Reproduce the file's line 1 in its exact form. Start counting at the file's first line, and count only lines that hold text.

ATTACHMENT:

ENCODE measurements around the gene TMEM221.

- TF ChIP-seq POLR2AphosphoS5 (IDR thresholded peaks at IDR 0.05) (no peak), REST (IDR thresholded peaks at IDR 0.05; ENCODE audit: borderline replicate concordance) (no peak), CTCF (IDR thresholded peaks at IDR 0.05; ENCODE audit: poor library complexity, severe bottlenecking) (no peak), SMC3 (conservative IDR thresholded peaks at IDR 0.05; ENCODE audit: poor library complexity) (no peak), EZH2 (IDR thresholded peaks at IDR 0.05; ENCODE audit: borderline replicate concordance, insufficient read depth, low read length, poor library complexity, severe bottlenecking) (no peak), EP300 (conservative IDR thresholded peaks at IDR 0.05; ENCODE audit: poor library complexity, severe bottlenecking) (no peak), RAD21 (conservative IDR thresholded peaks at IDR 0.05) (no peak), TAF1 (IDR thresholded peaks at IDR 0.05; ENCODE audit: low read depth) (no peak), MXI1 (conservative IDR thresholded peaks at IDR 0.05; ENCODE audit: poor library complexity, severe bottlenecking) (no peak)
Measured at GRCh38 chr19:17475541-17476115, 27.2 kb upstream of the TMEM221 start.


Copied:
ENCODE measurements around the gene TMEM221.